Kathleen Jagger named associate dean of the college
Biology professor Kathleen Jagger began work in her new additional role as associate dean of the college in January. The position, new not only to Jagger but also to the University, was born out of the need to provide support for the Office of the Dean of the College.
“I will provide backup for Dean Pollard so that he has more flexibility,” Jagger said. “If his day is consumed by managerial details, he doesn’t have as much time as he needs to pursue the broader initiatives that are important to Transylvania’s future.”
Jagger earned her B.A. in zoology from DePauw University, her Ph.D. in microbiology from the University of Cincinnati College of Medicine, and her master of public health degree from the Harvard School of Public Health. She brings significant advising and leadership experience to her new role, including positions as coordinator of the health services advising program and chair of the science division, both while teaching at DePauw.
Jagger taught one course with a lab during winter term and split her time between her office in Brown Science Center and her new office in Old Morrison. “I’m still in the classroom, though very connected to the issues of the dean’s office,” she said.
The 11-month position will give Jagger more time during the summer to work on administrative duties, which include a wide range of tasks from working with the registrar’s office to striving for a more diverse faculty.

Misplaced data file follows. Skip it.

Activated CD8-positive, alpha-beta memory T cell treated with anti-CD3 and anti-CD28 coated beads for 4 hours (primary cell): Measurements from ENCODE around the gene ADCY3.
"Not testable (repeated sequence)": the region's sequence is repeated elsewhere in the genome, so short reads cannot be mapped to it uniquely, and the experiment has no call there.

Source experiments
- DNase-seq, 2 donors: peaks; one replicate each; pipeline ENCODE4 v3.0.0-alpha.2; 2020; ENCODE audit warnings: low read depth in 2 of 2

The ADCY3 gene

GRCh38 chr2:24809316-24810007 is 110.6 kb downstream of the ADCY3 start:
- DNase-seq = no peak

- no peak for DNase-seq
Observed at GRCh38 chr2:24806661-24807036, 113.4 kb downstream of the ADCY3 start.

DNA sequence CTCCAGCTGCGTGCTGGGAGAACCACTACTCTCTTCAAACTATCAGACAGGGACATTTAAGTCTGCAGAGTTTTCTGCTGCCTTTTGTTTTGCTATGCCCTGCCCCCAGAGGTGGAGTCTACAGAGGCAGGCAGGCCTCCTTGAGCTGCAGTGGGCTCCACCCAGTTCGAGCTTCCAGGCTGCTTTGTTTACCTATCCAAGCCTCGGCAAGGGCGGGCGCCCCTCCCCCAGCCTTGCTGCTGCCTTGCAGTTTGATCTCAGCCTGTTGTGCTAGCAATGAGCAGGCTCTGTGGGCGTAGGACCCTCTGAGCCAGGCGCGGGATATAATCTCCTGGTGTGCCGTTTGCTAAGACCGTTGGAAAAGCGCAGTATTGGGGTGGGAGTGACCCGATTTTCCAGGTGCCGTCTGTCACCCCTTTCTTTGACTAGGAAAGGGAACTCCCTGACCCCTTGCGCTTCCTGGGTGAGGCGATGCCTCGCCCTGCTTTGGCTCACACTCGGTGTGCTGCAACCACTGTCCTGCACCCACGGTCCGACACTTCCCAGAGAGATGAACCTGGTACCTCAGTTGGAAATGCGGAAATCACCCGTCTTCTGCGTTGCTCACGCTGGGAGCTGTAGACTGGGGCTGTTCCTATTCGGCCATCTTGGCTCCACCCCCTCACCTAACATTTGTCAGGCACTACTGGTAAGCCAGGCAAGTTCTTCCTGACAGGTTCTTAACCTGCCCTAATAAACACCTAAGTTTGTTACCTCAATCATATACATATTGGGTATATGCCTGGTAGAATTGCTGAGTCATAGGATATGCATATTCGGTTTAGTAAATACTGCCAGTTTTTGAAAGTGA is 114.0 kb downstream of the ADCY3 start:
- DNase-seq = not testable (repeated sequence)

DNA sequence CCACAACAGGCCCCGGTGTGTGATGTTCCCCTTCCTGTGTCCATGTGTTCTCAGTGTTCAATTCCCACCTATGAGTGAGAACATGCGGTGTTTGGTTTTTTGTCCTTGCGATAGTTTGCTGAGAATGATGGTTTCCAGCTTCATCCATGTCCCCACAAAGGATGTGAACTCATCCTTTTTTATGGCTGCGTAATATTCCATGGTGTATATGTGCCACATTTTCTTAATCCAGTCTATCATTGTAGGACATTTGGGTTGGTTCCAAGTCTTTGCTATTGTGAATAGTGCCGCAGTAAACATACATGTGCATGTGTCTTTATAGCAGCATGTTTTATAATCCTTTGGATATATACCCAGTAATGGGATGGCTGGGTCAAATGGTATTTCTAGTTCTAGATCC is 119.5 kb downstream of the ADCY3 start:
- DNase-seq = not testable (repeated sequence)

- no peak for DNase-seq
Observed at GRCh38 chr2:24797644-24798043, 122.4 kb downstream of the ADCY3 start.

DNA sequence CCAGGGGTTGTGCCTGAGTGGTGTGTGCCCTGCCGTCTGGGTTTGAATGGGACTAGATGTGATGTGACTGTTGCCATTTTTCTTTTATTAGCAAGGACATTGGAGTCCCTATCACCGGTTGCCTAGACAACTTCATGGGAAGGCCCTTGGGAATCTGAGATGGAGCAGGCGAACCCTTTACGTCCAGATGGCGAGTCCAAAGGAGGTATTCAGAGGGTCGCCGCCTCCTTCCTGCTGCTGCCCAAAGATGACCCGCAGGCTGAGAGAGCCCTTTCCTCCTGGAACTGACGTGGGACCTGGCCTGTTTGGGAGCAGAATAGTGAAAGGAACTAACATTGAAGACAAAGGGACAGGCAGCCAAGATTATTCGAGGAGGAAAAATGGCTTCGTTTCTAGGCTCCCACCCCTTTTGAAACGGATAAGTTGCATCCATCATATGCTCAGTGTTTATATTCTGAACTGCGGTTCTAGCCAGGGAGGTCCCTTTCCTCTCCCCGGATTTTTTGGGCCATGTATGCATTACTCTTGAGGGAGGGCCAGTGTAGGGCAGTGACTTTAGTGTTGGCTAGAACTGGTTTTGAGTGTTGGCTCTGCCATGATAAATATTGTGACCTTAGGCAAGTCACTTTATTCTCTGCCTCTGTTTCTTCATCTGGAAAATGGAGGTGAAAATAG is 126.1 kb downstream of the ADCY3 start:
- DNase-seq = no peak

This winter term, she began immediately to handle the student side of academic affairs, primarily advising and retention. “I’ll also be putting into place a plan to more aggressively recruit students to apply for postgraduate scholarships like the Rhodes, Marshall, and Fulbright,” she said, noting that Transy had three Fulbright applications this year.
Jagger’s broader goal and main focus is to help enhance the intellectual climate of the University. As liaison between the faculty and the dean’s office, she will work on new faculty initiatives, program development, and the University 1111 academic career skills course, while continuing her work with the new faculty mentoring program.
“We’re forging new paths,” she said. “Great ideas have emerged from the faculty and the dean is supportive, but he’s only one person. Now we can turn more attention to the new ideas that arise.”
William F. Pollard, vice president and dean of the college, said he is looking forward to working with Jagger in this capacity. “This is an exciting time,” he said. “Kathleen brings an understanding of the Transy community and a fresh outlook to this new position.”